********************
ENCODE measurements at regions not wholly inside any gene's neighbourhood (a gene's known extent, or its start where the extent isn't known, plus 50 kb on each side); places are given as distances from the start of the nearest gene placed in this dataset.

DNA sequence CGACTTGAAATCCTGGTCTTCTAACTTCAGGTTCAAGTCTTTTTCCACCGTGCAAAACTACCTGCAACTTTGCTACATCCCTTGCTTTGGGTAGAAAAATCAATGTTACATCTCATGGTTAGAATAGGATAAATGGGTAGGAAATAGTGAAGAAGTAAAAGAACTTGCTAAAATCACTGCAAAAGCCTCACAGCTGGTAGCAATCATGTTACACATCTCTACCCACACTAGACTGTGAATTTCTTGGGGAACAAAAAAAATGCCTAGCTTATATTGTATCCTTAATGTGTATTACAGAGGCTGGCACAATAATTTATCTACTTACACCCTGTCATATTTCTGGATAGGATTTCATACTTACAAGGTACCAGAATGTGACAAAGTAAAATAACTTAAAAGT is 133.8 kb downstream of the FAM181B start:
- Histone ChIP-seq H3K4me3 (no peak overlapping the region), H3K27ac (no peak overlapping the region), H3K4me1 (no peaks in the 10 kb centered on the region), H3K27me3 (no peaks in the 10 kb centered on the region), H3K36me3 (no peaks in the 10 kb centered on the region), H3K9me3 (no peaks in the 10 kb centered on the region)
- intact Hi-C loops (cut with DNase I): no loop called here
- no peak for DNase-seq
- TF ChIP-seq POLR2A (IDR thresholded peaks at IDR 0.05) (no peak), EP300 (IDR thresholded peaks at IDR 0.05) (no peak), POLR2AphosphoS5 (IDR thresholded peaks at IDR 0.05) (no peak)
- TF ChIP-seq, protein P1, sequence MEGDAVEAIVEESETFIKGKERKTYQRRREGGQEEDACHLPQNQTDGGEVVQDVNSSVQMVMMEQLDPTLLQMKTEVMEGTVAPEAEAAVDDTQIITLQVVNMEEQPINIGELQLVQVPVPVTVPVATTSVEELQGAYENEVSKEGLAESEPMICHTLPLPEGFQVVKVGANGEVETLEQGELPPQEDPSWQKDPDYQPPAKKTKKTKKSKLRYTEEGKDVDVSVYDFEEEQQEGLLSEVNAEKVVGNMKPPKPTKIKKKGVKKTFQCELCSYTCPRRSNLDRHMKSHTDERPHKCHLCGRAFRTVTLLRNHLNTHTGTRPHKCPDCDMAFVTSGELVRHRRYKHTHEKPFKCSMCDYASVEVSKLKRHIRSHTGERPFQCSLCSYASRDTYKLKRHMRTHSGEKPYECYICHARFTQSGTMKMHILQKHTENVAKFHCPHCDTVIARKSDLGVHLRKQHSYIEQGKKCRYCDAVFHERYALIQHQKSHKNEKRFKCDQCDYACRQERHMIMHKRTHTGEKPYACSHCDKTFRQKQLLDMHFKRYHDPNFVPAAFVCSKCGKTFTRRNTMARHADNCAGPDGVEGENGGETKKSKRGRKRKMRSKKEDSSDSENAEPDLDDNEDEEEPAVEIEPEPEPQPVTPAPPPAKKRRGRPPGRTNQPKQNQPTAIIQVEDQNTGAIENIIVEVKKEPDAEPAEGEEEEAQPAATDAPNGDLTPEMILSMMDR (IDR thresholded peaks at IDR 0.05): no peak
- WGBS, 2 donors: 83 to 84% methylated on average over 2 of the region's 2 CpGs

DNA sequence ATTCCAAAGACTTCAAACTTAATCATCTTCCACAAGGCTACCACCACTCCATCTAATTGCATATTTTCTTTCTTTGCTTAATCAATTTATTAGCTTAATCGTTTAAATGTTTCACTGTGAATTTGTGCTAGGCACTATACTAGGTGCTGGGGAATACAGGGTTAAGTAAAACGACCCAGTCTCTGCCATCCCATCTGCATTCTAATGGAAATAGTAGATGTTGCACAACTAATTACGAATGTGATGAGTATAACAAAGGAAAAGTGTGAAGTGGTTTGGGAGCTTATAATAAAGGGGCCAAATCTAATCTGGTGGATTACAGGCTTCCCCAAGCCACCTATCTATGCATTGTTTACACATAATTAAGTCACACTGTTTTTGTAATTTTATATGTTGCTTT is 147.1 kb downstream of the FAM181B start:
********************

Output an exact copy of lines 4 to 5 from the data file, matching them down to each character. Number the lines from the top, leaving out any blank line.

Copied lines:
- intact Hi-C loops (cut with DNase I): no loop called here
- no peak for DNase-seq